FIFA executive committee member Kozo Tashima was elected as the next Japan Football Association president on Sunday.
Tashima, the current vice president, won 40 of the 75 eligible votes in the JFA council while his opponent, general secretary Hiromi Hara, had 34. There was one blank vote in the JFA’s first-ever presidential election.
The 58-year-old Tashima will formally take office on March 27, when he replaces Kuniya Daini on a two-year term.
Tashima made it clear his responsibilities for FIFA will not interfere with his work for the JFA.
“I’ve had lots of questions about whether I can juggle the two jobs,” Tashima said during his unveiling as president elect. “Some people think that if you are on the FIFA executive committee, you live in Zurich. But you’re only actually there three, four times a year for meetings — when things are normal, that is.
“I’ve always prioritized JFA matters first and I think it’s a given that I do. I’ve skipped many FIFA or (Asian Football Confederation) meetings in the past.
“The benefit of being in the AFC or FIFA is that you receive information you would not get if you weren’t there and can be involved in the decision-making process. I can use the position to help improve Japanese football.
“The president does not need to decide everything and we should not aim to be that type of organization.”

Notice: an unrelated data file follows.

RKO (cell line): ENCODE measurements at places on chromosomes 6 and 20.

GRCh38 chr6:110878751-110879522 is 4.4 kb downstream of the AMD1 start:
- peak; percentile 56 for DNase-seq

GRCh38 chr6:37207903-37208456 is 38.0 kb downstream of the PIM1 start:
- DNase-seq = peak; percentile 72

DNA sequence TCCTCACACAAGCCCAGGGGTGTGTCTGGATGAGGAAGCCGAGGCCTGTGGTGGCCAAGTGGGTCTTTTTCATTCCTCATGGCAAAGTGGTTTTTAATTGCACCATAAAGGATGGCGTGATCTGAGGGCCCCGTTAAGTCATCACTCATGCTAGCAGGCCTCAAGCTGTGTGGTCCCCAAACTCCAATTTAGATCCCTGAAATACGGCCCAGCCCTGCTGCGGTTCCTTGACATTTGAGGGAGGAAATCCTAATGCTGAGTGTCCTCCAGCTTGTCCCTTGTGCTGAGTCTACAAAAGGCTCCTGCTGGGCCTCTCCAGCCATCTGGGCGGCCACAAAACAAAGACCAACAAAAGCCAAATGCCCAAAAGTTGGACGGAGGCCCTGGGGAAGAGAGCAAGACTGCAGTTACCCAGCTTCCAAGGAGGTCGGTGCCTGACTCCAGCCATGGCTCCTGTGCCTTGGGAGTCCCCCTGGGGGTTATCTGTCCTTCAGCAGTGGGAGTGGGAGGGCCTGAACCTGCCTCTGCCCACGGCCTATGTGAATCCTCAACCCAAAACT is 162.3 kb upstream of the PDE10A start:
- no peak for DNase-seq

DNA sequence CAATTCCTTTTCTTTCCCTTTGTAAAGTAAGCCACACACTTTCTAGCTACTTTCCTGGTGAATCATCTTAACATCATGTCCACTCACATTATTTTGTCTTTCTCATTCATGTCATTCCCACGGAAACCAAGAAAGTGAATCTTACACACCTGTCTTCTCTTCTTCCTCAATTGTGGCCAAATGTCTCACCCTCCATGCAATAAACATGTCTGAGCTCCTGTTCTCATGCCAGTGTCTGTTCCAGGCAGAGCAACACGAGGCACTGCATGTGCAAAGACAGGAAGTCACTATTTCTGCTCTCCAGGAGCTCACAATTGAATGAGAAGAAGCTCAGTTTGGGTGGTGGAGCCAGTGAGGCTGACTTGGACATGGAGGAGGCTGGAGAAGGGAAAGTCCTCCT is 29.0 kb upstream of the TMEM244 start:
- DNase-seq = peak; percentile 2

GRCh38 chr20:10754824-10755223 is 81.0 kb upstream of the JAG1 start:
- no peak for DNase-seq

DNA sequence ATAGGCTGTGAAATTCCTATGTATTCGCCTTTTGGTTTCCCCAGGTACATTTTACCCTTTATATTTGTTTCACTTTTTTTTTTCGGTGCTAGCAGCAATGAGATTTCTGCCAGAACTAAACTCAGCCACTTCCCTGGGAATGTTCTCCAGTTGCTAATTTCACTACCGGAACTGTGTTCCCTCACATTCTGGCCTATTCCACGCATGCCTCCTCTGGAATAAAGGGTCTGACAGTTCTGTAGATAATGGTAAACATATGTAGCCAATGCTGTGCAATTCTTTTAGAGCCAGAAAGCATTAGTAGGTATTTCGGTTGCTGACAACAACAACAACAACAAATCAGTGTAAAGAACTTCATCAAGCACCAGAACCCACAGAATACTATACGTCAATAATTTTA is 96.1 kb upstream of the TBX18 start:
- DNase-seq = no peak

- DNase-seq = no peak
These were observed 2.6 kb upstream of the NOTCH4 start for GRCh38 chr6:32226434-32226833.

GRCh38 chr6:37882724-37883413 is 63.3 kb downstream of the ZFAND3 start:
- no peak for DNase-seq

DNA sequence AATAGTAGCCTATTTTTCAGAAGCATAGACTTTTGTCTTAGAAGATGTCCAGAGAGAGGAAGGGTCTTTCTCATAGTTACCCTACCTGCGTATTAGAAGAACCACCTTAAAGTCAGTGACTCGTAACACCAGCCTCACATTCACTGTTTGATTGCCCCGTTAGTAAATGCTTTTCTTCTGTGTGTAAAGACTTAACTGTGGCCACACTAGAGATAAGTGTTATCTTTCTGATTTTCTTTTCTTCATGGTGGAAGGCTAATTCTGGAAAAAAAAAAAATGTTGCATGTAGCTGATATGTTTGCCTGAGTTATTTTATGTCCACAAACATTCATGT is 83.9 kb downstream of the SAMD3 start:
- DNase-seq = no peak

A former technical director and general secretary, Tashima has steadily climbed through the ranks at the JFA and it appears he will remain as ambitious as ever.
“We want to host the FIFA Congress for our 100-year anniversary in 2021, the Women’s World Cup in 2023 and the Futsal World Cup in 2020,” Tashima said “Being at FIFA or the AFC makes lobbying for those events much easier because you can be heard.”
One of the issues Tashima hopes to tackle as president is the much-debated switch to a fall-spring J. League season, to coincide with the European season.
“I’m not specifically out to change the season but the fact is, the Olympics is coming to Japan in 2020 and the World Cup will be held in November 2022 in Qatar. If you think about preparing our national teams for those events, then switching to a fall-spring season is something that ought to be considered.
“But ultimately, the relevant committees will decide. We are not going to force anything from the top down. We have to strive to be a transparent association people enjoy working for.”
Hara said his position within the JFA beyond March is up in the air.
“The 34 votes means I had the support of a fair amount of people,” Hara said. “Until March, I carry on what I’m doing now but I can’t really comment on anything after that. I’ll have to see what the new establishment thinks and feels on the issues.”
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